After deliberately losing several ball matches in order to obtain a strategic advantage, the brothers were forced to take shelter in a dark house in  Xibalba, which was filled with killer bats and with the horrifying bat gods, the Camazotz.  To escape the bats, the brothers took refuge inside their blowguns, but Hunahpu, mistakenly believing that dawn had arrived, stuck his head out to look around.  A Camazotz (or the Camazotz—their nature is unclear) promptly snipped Hunahpu’s head off with razor claws, and carried the bleeding head to the ceremonial ball court for use during the next day’s ball game.

Grieving for his dead brother, Xbalanque summoned the animals of the jungle and asked them to bring their favorite food.  Many animals brought leaves or grubs or worthless carrion, but the coati brought a calabash gourd, which Xbalanque then fashioned into a surrogate head for his brother. During the ballgame, he managed to exchange the fake head for the real one and the brothers ultimately went on to win the tournament.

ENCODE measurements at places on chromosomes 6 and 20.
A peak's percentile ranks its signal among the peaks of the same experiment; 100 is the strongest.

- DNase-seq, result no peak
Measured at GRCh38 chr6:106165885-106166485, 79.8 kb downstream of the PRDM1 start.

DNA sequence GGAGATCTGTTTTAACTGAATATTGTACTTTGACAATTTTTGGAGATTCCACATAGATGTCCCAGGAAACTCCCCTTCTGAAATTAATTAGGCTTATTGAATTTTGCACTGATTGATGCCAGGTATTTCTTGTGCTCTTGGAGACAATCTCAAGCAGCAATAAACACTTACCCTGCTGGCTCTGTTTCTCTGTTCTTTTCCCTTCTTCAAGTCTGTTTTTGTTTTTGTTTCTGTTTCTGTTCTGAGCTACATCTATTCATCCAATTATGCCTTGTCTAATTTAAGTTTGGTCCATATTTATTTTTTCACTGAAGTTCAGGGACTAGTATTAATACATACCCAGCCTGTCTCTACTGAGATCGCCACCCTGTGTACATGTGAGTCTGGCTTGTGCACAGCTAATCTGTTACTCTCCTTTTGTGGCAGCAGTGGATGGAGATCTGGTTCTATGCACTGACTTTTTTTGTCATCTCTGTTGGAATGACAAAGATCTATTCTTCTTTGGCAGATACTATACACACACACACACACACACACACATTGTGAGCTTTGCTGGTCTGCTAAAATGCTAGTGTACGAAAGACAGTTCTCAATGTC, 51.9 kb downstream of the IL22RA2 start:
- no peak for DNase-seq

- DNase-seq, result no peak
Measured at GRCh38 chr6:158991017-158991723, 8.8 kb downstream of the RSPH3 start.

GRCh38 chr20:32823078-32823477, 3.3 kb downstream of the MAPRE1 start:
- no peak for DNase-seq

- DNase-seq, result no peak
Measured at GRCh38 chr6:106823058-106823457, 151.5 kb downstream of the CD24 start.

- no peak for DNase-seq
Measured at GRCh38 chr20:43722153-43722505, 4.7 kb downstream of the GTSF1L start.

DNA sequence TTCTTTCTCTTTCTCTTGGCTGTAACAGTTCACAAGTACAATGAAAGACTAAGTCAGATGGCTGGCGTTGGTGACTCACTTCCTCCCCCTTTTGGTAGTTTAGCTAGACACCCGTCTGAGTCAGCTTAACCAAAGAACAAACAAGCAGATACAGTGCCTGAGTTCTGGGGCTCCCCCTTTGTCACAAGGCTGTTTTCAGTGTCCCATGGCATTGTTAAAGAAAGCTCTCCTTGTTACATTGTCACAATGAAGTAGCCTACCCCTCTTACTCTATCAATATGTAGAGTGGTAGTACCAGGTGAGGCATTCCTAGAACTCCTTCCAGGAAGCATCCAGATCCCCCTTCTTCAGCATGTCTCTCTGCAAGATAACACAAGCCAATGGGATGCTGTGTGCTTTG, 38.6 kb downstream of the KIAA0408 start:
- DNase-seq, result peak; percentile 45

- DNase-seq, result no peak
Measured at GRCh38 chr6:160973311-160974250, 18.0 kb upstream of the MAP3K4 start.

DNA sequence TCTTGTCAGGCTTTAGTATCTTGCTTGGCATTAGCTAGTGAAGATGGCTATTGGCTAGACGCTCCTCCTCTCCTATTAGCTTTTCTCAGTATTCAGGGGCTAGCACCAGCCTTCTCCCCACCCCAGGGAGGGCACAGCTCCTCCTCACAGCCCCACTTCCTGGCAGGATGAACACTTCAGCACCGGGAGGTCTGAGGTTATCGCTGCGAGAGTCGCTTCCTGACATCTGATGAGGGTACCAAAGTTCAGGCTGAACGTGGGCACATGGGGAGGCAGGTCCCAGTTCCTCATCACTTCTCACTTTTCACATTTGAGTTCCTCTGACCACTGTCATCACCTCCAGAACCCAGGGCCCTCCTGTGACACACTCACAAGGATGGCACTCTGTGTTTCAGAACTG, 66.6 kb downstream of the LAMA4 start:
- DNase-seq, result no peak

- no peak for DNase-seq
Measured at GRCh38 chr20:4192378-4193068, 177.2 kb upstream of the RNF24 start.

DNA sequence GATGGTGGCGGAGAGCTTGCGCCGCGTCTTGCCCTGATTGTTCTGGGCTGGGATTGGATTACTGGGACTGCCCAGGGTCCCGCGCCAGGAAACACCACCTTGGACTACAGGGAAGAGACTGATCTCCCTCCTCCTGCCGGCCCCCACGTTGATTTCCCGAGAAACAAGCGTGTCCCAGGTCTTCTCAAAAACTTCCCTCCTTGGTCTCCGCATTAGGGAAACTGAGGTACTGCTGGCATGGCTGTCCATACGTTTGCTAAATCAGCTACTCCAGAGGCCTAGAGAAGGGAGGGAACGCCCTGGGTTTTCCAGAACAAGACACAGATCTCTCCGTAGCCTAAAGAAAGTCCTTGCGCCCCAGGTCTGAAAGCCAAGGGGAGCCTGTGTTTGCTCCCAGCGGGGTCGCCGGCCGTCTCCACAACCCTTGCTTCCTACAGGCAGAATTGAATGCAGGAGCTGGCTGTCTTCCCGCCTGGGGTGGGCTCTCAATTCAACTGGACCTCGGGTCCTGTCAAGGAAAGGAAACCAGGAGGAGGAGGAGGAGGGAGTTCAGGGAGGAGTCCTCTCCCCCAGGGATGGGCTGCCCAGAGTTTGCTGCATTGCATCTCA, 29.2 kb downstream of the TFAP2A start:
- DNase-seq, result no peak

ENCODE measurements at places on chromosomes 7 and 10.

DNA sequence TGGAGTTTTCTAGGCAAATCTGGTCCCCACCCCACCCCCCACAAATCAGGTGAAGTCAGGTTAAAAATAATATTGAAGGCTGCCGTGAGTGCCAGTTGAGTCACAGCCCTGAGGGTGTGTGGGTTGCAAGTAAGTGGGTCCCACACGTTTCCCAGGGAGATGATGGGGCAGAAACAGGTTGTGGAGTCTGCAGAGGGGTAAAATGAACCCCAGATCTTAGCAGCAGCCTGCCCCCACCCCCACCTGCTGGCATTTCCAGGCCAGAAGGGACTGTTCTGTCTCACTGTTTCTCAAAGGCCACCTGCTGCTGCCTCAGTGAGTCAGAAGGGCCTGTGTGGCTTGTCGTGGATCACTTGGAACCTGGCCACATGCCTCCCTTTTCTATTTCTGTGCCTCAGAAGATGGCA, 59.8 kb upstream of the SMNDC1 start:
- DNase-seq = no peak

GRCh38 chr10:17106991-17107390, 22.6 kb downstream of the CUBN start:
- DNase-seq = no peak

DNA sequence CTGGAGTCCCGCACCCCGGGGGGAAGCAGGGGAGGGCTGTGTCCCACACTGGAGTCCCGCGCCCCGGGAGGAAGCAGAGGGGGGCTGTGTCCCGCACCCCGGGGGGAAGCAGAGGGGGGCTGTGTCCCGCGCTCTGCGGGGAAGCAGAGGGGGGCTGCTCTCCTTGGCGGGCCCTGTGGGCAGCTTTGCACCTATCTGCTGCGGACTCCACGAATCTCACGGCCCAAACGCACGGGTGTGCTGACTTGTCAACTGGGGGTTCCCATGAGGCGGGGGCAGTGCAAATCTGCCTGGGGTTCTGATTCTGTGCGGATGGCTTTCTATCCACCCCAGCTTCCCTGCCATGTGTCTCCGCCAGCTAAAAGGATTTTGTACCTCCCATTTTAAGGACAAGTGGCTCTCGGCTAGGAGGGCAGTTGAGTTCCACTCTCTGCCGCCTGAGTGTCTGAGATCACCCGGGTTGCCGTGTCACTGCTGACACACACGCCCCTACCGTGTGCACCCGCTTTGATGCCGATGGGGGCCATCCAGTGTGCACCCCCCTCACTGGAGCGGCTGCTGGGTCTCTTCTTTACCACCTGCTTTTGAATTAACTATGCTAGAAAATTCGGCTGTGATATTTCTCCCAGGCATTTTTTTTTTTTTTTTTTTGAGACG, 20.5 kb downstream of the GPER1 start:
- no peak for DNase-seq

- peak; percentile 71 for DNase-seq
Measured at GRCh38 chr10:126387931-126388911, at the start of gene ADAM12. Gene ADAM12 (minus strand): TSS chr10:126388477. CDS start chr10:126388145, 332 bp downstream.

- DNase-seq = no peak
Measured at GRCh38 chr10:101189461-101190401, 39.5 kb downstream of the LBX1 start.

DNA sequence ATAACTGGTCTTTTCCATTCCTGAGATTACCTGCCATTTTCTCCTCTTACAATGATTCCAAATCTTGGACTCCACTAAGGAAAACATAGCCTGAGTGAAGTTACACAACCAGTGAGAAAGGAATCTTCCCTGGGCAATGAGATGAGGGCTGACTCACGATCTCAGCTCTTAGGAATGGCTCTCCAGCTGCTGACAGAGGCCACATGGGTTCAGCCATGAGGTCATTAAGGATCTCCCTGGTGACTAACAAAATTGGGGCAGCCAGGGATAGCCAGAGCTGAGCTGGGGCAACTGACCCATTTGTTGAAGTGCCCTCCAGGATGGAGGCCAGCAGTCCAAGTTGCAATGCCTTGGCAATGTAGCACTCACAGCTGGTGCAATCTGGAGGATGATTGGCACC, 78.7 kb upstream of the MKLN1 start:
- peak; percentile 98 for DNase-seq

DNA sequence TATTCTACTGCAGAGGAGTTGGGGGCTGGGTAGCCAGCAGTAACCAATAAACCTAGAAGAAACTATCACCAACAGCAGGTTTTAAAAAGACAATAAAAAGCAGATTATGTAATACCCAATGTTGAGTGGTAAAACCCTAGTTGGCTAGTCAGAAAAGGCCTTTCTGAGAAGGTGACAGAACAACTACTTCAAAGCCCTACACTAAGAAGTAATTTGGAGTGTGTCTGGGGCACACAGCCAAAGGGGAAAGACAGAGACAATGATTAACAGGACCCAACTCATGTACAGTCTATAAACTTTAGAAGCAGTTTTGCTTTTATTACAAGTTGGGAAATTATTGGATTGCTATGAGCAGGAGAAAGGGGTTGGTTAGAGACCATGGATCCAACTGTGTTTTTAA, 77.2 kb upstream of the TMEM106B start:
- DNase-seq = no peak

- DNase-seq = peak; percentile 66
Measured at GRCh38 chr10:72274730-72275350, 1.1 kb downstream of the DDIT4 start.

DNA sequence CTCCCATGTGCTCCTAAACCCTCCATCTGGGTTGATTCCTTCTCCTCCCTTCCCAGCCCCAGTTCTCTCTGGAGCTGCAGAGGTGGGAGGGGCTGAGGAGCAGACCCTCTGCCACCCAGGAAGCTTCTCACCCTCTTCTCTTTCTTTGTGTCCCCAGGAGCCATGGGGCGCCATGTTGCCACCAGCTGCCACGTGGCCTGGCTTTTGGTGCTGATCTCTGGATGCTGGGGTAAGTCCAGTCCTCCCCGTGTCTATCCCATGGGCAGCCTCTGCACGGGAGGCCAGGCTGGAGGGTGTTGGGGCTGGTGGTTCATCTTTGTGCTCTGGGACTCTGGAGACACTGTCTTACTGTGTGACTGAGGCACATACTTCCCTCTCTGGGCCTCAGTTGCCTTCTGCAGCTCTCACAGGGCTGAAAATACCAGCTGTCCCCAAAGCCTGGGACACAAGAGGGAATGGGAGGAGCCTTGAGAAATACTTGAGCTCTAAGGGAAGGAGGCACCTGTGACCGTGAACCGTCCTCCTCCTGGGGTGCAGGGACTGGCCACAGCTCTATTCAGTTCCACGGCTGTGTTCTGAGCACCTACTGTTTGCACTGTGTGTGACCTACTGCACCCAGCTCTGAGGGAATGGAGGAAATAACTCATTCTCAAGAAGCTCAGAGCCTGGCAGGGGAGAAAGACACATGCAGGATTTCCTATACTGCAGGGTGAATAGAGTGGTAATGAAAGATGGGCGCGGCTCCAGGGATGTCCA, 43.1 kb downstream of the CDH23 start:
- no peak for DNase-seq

A Mayan Classical Vase Depicting Twin Catfish

Enraged by the loss, the Xibalbans constructed a great oven in which they immolated the meddlesome twins.  The deities of hell then ground the twins’ burned bones to dust and threw them in a river.  However Xbalanque and Hunahpu were again one step ahead.   They magically regenerated as a pair of catfish which gradually changed into boys. Amazed by this miracle, and not recognizing the now-transformed twins, the Xibalbans hired the orphans as magical entertainers.  The twins performed increasingly spectacular magical miracles for the Xibalbans. They transformed into animals and burned buildings only to restore them perfectly unburned. Finally the two magicians were called to appear before One Death and Seven Death, the ranking rulers of Xibalba.  The twins performed a spectacular magic show which culminated with Xbalanque sacrificing Hunahpu, only to have the latter emerge more powerful and vigorous then before.  One Death and Seven Death applauded and demanded the twins put them through the same transformation.  Naturally the twins sacrificed the rulers of Xibalba, but they did not restore them to life.  They then revealed their true identities and began to slaughter their former tormentors.  The forces of Xibalba surrendered utterly and begged for mercy.